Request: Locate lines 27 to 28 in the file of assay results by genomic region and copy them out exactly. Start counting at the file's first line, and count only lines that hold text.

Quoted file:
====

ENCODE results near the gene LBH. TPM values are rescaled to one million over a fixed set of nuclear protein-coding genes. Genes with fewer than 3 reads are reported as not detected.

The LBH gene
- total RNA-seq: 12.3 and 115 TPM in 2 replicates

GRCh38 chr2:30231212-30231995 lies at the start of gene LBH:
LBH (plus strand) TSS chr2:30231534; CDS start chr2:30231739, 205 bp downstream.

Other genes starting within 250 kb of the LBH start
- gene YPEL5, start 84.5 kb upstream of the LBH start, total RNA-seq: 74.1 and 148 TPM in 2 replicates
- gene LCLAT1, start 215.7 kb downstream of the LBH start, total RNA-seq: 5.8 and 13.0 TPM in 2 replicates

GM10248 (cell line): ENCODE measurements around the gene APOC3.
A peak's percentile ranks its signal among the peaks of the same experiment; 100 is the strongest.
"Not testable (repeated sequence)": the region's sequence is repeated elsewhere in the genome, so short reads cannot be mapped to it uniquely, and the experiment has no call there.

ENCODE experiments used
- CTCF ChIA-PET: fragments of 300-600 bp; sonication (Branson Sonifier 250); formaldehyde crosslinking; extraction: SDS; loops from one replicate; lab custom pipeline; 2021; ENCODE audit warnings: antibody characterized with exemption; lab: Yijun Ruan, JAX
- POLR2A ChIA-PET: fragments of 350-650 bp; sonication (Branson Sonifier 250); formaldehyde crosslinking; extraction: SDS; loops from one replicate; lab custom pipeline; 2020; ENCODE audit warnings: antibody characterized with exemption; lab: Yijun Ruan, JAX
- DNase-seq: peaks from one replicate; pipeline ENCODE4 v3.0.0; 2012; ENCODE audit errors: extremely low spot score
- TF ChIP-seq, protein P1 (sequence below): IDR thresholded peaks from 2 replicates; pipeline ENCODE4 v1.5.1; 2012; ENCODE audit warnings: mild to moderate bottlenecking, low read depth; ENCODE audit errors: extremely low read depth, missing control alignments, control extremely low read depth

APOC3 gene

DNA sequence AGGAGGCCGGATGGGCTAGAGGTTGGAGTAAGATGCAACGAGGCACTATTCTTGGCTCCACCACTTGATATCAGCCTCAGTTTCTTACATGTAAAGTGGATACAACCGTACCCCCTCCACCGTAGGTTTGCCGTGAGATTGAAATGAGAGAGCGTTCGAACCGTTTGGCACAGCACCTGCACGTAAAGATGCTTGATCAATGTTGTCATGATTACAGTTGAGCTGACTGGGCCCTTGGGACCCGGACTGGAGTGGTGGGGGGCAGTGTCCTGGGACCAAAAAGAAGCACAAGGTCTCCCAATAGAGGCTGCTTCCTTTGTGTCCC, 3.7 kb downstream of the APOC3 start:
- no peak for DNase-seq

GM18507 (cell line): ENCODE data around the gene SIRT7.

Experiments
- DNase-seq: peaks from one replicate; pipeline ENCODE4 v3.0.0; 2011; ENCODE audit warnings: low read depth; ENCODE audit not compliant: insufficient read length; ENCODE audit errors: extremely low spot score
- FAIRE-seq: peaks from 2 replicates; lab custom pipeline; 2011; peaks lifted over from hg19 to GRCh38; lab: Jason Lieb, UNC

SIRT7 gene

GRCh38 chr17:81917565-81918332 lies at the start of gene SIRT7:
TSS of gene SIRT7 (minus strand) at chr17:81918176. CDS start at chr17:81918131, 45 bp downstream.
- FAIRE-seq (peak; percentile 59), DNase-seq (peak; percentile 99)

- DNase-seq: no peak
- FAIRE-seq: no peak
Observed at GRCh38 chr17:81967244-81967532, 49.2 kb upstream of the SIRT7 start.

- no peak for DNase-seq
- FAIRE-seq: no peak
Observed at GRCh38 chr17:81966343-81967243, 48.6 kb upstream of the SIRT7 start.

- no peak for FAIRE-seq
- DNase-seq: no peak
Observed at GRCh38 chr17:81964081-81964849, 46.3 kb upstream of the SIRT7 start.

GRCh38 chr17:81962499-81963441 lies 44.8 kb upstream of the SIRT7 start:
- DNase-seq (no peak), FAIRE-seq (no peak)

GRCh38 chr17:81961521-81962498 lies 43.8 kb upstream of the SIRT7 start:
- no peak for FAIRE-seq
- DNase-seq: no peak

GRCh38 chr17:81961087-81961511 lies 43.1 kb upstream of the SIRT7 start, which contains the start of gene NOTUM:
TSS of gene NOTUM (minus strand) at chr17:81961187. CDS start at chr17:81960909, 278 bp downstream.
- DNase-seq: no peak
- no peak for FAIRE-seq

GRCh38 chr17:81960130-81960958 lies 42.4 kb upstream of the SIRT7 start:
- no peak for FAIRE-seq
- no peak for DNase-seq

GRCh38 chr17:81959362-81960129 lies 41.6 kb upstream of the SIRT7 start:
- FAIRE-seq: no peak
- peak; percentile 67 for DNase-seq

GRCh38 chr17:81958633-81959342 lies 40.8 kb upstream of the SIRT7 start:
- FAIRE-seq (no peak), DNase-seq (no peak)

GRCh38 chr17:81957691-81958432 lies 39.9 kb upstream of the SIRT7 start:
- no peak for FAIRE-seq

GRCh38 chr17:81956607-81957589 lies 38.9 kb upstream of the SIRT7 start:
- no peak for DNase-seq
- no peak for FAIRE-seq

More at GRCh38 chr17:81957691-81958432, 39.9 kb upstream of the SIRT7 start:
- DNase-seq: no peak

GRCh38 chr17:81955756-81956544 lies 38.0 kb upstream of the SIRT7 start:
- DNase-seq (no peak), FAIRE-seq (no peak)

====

- FAIRE-seq (peak; percentile 59), DNase-seq (peak; percentile 99)

- DNase-seq: no peak